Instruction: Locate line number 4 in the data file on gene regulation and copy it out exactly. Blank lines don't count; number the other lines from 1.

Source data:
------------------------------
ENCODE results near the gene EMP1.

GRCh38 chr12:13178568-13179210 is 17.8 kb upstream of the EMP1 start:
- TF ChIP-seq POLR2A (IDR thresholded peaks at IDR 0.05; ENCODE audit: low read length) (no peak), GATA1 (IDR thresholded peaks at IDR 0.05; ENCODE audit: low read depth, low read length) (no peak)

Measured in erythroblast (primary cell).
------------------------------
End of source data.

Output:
Measured in erythroblast (primary cell).